Figure 5. Inhibition of iron uptake in HBE by stilbene compounds. Cells were grown at an air-liquid interface, the media switched to HBSS before adding 0 to 100 μM 4,4'-diisothiocyanatostilbene-2,2'-disulfonic acid (DIDS) or 4-acetamido-4'-isothiocyanatostilbene-2,2'disulfonic acid (SITS). Ten min later, 100 μM FAC was added to the incubation. After 4 h, the cells were washed in HBSS, scraped into 2 mL 3 N HCl and 10% trichloroacetic acid, and hydrolyzed at 70ºC for 18 h. Iron was then measured using ICPAESλ = 238.204). Both DIDS and SITS significantly decreased cellular uptake of iron by the cells. * P< 0.05 relative to HBE cells exposed to neither DIDS nor SITS.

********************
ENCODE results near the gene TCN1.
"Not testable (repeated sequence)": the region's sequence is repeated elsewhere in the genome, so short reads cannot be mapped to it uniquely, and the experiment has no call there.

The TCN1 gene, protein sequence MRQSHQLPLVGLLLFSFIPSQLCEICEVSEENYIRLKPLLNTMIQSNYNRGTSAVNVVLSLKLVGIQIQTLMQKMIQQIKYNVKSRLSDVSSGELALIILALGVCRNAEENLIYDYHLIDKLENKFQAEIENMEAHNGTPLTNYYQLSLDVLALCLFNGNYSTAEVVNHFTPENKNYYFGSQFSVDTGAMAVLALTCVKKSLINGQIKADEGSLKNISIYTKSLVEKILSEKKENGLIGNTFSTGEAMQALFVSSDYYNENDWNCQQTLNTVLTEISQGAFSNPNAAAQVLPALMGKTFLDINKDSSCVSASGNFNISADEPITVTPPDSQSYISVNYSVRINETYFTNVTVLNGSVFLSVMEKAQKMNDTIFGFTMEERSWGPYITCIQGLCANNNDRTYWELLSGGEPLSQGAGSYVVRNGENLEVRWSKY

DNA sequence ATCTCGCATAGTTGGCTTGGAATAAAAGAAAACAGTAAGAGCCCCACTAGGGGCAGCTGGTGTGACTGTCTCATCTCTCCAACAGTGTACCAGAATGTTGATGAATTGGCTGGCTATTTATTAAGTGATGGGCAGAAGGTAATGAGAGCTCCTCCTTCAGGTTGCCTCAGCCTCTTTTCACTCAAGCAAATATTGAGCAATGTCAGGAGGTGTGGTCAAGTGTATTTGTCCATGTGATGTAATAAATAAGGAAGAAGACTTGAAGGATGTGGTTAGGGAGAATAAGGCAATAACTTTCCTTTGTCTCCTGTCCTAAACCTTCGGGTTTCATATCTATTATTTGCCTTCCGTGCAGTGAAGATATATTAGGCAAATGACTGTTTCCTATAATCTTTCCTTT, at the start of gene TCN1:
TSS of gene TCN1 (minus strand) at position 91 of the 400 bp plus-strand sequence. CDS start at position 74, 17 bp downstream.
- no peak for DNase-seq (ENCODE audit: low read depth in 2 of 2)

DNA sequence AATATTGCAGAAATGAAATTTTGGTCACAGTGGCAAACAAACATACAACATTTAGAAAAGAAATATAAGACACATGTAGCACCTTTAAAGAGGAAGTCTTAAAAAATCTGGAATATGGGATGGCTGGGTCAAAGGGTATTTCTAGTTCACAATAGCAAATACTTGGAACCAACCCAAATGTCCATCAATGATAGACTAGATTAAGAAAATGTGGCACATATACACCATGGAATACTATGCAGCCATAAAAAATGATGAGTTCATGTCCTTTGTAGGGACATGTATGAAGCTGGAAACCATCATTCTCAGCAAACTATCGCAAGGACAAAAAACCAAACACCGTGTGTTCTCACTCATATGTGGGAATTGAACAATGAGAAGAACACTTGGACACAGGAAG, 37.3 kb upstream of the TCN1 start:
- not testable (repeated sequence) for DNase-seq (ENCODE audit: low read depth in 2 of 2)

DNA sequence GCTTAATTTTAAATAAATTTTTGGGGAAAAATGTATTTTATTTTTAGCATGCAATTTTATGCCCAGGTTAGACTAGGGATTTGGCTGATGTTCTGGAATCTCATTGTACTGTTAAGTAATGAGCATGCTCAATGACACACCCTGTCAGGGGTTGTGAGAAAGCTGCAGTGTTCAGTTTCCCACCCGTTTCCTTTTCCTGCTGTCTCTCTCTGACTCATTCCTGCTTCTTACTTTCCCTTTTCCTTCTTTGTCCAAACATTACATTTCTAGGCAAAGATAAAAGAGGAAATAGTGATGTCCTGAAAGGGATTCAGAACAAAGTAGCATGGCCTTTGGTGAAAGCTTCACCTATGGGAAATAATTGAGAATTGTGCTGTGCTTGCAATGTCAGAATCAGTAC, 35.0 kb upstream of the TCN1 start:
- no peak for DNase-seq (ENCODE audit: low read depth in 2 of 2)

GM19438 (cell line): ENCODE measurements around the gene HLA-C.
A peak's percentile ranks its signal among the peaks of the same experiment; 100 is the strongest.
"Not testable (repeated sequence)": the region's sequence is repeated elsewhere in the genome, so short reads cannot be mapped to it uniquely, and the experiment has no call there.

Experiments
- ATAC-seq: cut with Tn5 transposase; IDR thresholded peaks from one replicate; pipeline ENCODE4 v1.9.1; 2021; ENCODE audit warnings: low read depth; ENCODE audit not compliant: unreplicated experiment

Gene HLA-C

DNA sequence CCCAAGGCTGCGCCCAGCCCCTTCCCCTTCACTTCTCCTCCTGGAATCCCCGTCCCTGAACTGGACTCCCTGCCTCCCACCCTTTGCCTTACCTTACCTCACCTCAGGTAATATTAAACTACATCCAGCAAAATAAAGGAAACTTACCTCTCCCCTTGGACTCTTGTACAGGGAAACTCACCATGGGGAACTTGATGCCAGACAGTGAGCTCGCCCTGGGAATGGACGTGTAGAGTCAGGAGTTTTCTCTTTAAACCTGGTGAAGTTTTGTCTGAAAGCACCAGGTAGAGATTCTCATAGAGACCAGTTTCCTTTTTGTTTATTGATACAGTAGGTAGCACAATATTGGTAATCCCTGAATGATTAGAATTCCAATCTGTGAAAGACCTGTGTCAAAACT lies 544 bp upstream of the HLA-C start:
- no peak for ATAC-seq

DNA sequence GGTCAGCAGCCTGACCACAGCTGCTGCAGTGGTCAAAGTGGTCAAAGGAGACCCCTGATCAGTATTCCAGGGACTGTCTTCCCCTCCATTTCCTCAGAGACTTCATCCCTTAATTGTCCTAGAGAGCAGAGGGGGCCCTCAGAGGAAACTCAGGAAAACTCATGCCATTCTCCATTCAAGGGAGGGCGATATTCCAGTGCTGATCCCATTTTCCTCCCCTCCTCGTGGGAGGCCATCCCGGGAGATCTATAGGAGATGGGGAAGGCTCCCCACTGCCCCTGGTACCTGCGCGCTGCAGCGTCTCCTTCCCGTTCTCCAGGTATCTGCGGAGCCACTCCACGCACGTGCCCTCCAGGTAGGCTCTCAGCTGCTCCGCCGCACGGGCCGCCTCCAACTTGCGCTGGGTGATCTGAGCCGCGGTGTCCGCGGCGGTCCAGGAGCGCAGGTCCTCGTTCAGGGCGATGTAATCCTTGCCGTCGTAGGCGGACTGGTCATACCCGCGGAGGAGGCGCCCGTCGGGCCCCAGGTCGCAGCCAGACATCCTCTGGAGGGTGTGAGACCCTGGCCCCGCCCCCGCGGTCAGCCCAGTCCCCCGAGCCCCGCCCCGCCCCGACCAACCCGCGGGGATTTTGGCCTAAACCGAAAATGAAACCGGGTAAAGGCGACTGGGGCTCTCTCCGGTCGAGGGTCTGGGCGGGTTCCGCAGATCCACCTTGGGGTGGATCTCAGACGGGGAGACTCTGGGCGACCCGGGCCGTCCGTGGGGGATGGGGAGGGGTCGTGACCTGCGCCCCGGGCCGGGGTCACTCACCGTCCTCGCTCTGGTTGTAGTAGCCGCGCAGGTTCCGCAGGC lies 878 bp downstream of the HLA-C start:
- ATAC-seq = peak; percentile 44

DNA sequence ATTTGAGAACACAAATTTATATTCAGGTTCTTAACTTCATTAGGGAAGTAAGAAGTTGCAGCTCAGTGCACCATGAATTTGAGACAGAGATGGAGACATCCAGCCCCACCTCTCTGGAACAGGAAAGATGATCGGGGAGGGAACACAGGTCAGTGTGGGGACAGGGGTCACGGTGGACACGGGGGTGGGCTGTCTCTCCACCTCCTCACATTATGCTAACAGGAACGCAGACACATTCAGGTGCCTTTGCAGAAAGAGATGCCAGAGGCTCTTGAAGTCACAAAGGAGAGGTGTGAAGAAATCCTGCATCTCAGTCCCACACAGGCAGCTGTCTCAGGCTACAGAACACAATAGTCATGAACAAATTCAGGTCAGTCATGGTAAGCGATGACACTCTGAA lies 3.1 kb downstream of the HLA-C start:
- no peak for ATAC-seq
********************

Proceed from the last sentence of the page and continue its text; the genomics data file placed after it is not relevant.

Figure 6. Decreased iron transport after AE2 antisense treatment. Respiratory epithelial cells were treated with the delivery agent (EPEI) for 20 min, and the complexes were diluted with Opti-Mem in the Transwell plates. The complexes were removed from the cells after a 3-h incubation at 37ºC. Eighteen hours later, media was switched to HBSS and the cells exposed to 50 μL of 100 μM FAC. After 4 h, the cells were washed, scraped into 2 mL 3 N HCl in 10% trichloroacetic acid, and hydrolyzed at 70o C for 18 h. Iron was measured using ICPAES (_ 238.204). Cells treated with AS-4 showed significant decreases in iron uptake. * P< 0.05 relative to HBSS.

DMT1 in lung epithelial cells